Calanques National Park

43° 12.66' N 05° 27.34' E, Calanques, France

We stocked the boat, filled the tanks and breezed around the corner into the Calanques National park. Established in 2012 the national park stretches between Marseille and Cassis covering over 520 sqkm of which a fifth is coastline and the remaining is marine area. 

During the day the rocks crawl with people making the hike into the calanque to spend the day picnicking, swimming and basking on the rocks. Come dusk however everyone makes their sweaty, salty and steep climb back out and we were left in isolation, somewhat eerie after the buzz of the day. 

We slept soundly the first night at anchor, waking at dawn we grabbed the paddle boards and cruised around the rocks before too many people clambered down from the villages. 

It gets busy fast though and as we paddled close into a bay we came across a young man who had underestimated the depth of the water and overestimated his ability to keep his bag dry above his head, weighed down by 12 cans of lager he was sinking fast, I swept his bag off him just as he started blowing bubbles underwater and popped it on my board. I offered him a lift too but he was happy to swim as long as their goods were delivered safe and dry to land!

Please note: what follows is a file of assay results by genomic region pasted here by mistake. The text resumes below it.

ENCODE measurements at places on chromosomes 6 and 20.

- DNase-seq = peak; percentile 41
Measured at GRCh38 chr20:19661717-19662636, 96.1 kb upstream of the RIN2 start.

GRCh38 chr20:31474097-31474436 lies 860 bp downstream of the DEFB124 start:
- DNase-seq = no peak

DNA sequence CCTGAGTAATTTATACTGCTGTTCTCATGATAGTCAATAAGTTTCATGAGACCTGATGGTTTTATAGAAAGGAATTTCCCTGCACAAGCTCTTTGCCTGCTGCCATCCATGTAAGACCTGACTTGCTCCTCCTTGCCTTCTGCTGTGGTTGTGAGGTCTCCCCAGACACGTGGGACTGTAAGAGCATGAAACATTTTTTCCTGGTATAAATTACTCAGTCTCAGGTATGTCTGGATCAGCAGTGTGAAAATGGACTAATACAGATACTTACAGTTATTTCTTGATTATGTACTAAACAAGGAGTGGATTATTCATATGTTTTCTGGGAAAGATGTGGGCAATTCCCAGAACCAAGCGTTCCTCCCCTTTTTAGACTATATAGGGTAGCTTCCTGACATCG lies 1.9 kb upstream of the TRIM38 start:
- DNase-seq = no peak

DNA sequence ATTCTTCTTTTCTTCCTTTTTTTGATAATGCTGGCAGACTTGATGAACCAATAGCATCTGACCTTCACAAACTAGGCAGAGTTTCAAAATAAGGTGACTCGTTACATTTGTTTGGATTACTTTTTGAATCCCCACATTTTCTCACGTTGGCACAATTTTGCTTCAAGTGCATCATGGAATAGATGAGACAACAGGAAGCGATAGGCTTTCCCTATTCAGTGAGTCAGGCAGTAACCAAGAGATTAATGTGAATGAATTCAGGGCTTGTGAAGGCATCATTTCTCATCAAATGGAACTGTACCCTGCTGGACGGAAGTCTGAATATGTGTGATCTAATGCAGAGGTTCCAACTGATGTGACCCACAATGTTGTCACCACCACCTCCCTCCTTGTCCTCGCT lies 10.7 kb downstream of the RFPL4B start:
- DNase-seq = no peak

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After lunch we got back on the boards and headed the opposite direction around the point and stumbled across a nudist beach we weren't expecting, nudity is always way more fun when you least expect it right! So, we took our costumes off and did something neither of us had done before ... Naked paddle boarding. 

This place is truly breathtakingly beautiful and I have to say a highlight of our trip so far! I would recommend a mini-trip here in a heartbeat, small boats are available to hire and its easy to anchor because you can see the bottom, glide into a Calanque and stayed for an afternoon, you will re-fill your soul with crystal clear blue water and shiny sunshine. 

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We bunkered down for the night, bow line to anchor and stern line to rocks which was a mistake, a swell came through in the night and because Silver Paws couldn't swing with the swell and we were so close to the rock we spent the entire night worrying about dragging anchor and hitting the rocks. Captain coped with it pretty well, I however got so tired that come our morning cast off I went to move my pineapple plant into the galley, knocked P. Apple off her stem, and promptly burst into tears. I realise how pathetic it sounds crying over a broken houseplant but the sadness was as real to me as the lack of sleep. RIP P. Apple 

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